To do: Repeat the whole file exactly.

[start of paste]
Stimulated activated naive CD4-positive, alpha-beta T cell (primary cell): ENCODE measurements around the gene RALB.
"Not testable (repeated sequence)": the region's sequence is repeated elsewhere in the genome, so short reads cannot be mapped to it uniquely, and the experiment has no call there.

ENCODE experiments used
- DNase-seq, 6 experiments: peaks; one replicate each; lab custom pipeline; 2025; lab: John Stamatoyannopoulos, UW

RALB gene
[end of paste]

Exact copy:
Stimulated activated naive CD4-positive, alpha-beta T cell (primary cell): ENCODE measurements around the gene RALB.
"Not testable (repeated sequence)": the region's sequence is repeated elsewhere in the genome, so short reads cannot be mapped to it uniquely, and the experiment has no call there.

ENCODE experiments used
- DNase-seq, 6 experiments: peaks; one replicate each; lab custom pipeline; 2025; lab: John Stamatoyannopoulos, UW

RALB gene